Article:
Sermon: An Invitation We Can Refuse!

Gold-Wedding-Rings 1

Jesus knew that crashing the party would lead to his expulsion but he did it anyway.   He was the one bound hand and foot and cast out where there is weeping and gnashing of teeth.

-Rev. Tom Truby

Pastors have a frequent question when they begin to discover mimetic theory. “That’s great. But how does it preach?”

Reverend Tom Truby shows that mimetic theory is a powerful tool that enables pastors to preach the Gospel in a way that is meaningful and refreshing to the modern world. Each week, Teaching Nonviolent Atonement will highlight his sermons as examples of preaching the Gospel through mimetic theory.

In this sermon, Tom explores a violent parable about a wedding banquet that Jesus told. The question we should always ask when it comes to violent parables is, “Whose violence is it?” Tom helps us see that the violence is never God’s. It’s always ours.  

Year A, Proper 23, October 15, 2017
Matthew 22:1-14

An Invitation We Can Refuse!

When Jesus rode into Jerusalem on a donkey rather than a war horse and went straight to the temple he was not under the influence of anger.  He was making an announcement; telling us God does not desire the shedding of blood.  The day after, the religious officials demanded to know who gave him the authority to do this.  In response he told them stories and this is the third and last of them.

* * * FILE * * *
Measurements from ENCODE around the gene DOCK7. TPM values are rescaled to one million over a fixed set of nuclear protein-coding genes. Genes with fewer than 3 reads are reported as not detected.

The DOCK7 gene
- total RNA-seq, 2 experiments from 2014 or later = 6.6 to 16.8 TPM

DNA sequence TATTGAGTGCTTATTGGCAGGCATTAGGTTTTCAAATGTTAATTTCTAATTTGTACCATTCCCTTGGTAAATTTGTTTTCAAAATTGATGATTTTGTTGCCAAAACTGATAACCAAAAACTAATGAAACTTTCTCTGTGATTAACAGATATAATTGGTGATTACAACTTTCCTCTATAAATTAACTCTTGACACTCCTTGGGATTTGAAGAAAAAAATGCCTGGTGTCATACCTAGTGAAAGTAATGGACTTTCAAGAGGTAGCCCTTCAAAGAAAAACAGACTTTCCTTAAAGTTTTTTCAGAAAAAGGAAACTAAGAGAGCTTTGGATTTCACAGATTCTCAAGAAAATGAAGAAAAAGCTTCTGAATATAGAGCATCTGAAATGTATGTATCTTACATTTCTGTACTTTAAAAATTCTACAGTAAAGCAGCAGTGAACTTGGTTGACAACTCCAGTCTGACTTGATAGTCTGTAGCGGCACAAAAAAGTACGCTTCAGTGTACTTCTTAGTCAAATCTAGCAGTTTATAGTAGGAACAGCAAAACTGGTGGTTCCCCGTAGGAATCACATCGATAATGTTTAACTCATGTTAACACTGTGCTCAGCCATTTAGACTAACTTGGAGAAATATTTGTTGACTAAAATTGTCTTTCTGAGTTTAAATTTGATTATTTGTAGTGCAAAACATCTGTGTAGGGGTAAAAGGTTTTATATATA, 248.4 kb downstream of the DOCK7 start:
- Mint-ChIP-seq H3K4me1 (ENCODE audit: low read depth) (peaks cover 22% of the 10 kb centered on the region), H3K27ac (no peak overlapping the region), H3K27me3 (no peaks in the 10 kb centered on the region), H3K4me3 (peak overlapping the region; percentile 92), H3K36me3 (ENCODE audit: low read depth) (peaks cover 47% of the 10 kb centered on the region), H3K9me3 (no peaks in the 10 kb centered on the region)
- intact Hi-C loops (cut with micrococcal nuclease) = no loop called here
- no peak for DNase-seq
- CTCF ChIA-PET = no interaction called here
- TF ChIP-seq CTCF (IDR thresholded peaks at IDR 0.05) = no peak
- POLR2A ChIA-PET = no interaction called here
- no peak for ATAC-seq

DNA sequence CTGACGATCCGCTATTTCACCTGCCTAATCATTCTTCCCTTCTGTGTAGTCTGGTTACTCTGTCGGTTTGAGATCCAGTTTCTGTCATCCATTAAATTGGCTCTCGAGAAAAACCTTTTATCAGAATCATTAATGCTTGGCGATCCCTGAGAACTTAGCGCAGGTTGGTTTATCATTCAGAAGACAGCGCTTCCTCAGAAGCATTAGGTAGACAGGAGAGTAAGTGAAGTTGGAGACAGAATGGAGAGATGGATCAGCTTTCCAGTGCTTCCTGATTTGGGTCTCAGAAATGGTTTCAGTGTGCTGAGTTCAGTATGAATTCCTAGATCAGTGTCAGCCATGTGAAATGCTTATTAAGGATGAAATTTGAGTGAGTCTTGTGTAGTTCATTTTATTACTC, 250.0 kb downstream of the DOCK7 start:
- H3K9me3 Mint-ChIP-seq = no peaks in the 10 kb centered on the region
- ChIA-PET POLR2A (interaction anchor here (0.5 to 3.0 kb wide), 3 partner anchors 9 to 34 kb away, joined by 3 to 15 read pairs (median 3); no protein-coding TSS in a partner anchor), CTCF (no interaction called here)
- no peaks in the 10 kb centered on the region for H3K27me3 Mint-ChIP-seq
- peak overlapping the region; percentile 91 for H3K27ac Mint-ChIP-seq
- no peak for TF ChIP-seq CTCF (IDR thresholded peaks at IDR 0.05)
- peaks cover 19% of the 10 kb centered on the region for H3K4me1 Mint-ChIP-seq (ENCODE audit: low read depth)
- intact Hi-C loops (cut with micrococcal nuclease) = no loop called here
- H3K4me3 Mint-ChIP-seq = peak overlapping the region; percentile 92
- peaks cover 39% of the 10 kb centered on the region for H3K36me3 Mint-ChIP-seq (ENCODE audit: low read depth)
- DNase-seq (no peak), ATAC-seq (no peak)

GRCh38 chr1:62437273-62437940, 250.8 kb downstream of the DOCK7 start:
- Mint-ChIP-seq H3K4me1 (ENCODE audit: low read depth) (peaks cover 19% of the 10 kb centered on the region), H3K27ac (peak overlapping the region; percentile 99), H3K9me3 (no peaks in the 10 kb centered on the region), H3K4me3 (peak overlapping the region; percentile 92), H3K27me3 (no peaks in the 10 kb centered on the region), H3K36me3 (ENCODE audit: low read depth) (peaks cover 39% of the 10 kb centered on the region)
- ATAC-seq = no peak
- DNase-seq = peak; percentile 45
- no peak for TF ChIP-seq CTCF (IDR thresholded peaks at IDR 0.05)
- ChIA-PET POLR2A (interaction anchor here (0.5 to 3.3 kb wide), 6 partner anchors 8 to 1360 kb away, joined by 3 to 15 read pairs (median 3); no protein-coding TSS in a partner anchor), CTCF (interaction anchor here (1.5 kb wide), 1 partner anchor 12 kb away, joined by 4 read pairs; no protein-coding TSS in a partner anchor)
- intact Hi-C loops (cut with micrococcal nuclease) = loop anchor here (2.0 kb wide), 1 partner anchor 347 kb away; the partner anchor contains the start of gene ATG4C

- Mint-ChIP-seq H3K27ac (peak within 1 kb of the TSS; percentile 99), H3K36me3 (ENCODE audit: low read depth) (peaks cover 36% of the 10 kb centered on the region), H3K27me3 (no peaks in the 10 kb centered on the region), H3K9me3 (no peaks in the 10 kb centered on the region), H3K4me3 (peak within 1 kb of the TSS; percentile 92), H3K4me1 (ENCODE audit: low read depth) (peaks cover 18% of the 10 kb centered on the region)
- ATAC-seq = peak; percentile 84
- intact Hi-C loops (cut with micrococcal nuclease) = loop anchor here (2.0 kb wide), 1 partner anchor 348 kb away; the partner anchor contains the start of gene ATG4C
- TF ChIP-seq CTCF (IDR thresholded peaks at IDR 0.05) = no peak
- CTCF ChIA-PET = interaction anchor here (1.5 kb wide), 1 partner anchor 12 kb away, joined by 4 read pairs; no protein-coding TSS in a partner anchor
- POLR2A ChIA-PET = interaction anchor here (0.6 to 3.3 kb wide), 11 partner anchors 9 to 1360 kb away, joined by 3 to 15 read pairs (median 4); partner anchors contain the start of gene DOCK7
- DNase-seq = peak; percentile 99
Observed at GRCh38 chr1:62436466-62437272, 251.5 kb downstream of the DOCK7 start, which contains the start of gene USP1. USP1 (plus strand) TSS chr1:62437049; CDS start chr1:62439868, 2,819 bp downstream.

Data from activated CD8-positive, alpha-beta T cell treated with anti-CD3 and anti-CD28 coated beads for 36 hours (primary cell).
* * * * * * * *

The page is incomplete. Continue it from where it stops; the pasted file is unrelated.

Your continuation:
As he tells his story, the moment he mentions a cruel king the people listening think of Herod, the king who lives very close by and does not take kindly to challenges.  They ask themselves, is Jesus about to start an insurrection?

“The kingdom of heaven (he said) is like a king who prepared a wedding party for his son.”  The people immediately wonder if he talking about Herod the Great, the current king’s father?

Sixty years before, Herod the Great came to Jerusalem leading his Roman army and wanting to marry the daughter of a leading Jewish family.  Marrying her would make him legitimate in the people’s eyes even though he wasn’t a full Jew.  If Jerusalem’s leaders refused his offer he told them he would turn his army loose and burn Jerusalem to the ground.  Though it had happened sixty years before, everyone remembered this—it was burned into their memory.

Jesus continues.  “He sent his servants to call those invited to the wedding party.  But they didn’t want to come.”  When Herod the Great first invited himself to his own wedding in Jerusalem and offered to host a huge party or there would be a blood bath and he would destroy their city, the people refused to come.

Herod persisted.  “Again he sent other servants and said to them, ‘Tell those who have been invited, “Look, the meal is all prepared.  I’ve butchered the oxen and the fattened cattle.” Butchered the oxen?  Why would you butcher oxen?  They are highly trained work animals. There is an ominous feel to this.  It suggests an offer you dare not refuse.  I can hear Marlon Brando in “The Godfather” mutter, “I have butchered the oxen and you should come.”